We got our Christmas tree this weekend, which is remarkably early for us. We even managed to put it up the same day. (There have been years when the tree sits outside for a few days before coming inside.) I got a few photos of the kids decorating the tree, and this one was my favorite. The motion blur was completely unintentional, but it made such a beautiful circular pattern. As one friend commented on Instagram, it captures the feeling of the holidays.
It’s December, and so now I am free of my commitment to daily blogging. But it seems I’ve developed a habit, because I feel compelled to post something. So, here is a photo of a fallen leaf, adorned with water drops. It caught my eye this morning while I walked the dog.
So, I am squeezing out a few more drops of blogging. And just because, I am squeezing otu a few crops of the photo above. Mostly crops of the drops.
Tonight, I think I will start a book. Reading one, that is. And because it’s been a rather emotionally draining day (tax bill vote, I’m looking at you), I’m going to re-read one of my favorite books.
I’m sure anyone who regularly eats chococolate has had the disappointing exerience of having some that was exposed to heat before you had a chance to eat it. You eagerly open the package, and find that instead of a silky smooth and evenly dark brown surface, you have a blotchy discolored mass. Even more disappointingly, the texture of the chocolate is usually a bit changed, and not for the better.
I recently had several such moments, but instead of unadulterated disappointment, my disappointment was tempered by surprise and admiration. Somehow, my chocolate had transformed itself into little canvases, with fascinating abstract landscapes.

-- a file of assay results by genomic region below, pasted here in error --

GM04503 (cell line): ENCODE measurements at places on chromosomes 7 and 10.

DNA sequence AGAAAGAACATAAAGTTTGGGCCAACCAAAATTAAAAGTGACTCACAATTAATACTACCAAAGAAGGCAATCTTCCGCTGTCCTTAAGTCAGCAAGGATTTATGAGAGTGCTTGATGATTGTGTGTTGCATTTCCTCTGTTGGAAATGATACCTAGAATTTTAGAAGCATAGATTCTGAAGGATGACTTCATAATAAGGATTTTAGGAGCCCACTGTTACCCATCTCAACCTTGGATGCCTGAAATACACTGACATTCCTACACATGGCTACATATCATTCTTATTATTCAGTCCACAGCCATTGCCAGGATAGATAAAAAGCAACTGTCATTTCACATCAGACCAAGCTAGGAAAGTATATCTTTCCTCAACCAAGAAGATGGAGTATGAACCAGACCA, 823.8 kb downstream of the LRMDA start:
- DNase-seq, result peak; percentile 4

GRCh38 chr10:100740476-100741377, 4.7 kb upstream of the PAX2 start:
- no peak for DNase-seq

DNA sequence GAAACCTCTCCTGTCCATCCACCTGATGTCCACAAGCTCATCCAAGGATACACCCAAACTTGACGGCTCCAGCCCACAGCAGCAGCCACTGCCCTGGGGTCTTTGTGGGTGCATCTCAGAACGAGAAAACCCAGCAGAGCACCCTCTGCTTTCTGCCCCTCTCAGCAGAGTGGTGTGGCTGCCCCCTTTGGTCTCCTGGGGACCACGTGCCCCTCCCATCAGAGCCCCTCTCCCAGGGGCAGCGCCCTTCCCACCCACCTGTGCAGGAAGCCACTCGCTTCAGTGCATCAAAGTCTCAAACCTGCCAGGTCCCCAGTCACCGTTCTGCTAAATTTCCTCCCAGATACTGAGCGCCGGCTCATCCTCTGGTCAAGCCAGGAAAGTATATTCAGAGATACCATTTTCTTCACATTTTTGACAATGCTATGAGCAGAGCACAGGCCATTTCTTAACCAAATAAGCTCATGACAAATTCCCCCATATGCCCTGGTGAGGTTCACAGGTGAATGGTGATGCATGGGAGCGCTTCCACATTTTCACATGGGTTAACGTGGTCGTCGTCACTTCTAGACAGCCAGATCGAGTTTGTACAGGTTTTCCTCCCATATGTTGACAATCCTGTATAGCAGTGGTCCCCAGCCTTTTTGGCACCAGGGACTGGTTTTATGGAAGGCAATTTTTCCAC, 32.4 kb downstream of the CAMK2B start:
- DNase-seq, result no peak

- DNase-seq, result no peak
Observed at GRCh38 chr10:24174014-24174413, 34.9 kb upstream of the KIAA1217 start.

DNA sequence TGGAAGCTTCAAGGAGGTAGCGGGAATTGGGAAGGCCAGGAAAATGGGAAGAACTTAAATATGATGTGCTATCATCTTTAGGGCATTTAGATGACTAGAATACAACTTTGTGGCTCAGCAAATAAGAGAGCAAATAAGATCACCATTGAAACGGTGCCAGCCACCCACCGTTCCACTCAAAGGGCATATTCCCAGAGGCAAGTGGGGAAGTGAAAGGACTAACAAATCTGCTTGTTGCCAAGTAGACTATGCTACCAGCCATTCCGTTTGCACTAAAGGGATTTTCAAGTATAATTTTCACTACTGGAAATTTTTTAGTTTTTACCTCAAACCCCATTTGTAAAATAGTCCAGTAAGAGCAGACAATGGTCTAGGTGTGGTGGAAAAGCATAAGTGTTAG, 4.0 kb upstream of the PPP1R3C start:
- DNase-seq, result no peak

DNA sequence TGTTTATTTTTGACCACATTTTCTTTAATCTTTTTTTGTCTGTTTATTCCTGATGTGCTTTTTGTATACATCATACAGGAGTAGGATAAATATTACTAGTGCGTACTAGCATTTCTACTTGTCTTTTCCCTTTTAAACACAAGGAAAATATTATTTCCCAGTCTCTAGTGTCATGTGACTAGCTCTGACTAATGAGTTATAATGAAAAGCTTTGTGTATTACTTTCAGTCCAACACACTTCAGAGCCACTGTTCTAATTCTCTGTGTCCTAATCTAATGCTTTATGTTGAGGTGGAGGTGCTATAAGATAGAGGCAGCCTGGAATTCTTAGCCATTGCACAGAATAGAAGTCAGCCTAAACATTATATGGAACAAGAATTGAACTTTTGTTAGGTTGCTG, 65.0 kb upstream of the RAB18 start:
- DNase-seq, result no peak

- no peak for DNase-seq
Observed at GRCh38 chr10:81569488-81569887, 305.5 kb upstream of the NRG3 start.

I ate them anyhow. After taking a few photos.
What do you see in these? In the first one (shown once cropped, and once in a hand), several people saw a winter scene.
What else do you see? I mean, aside from chocolate?
Somehow, I have made it to day 29 of (almost) daily blogging.
I was preparing dinner one evening earlier this month, and this potato caught my eye.
In fact, the potato’s eye caught my eye. And its eyebrow.
A few nights later, I was again cutting potatoes, and once more, a potato caught my eye. And looked back at me pleadingly.
Tell me you don’t see the face.
“She must be running out of ideas,” you may be thinking. “Surely she can find something to post about beyond potatoes.”
If you think I’m posting about potatoes because I’m tired and out of ideas, you are only partly right. In fact, this was a planned potato post. At least a partially planned potato post. You see, I have a past of presenting particularly peculiar produce. Witness the sad potato of 2015, the jaunty butternut squash of 2012, and the shifty-looking eggplant of 2011. Somehow, I managed to post each of these on November 21st in years past. This year, though, I guess I forgot. In spite of having prepared the potato pictures, the 21st past with nary a vegetable. (Out of curiosity, I checked the dates when I took the potato photos above. Oddly enough, it was on November 8th and November 13th. And while I did not post them on the 21st, I do notice that the sum of 8 and 13 is 21.) (And really, this part is just me rambling on because it’s late.)
In spite of the many hours I spent working on it over the last couple of days, the abstract I was working on last night failed to completely materialize. I did make substantial progress in bringing about the substance of the study, but my co-author was not available for the final push before the submission window closed.
The good news is that the project is much more substantive, and I was able to scare up some concrete data that will move us forward.
And on the theme of concrete, since that’s the way my mind works, I figured I would share these photos of some concrete art. The installation pictured was one I saw at Heritage Gardens and Museum in Sandwich, Massachusetts back in June. I really wish I could remember and/or find the name of the artist and the piece (or pieces?) because I found the installation quite enjoyable. What looks from afar like a field of gray rocks, upon closer examination turns out to be varied little concrete forms, created by pouring wet concrete into little cloth bags. The resulting abstract figures have a lot of character.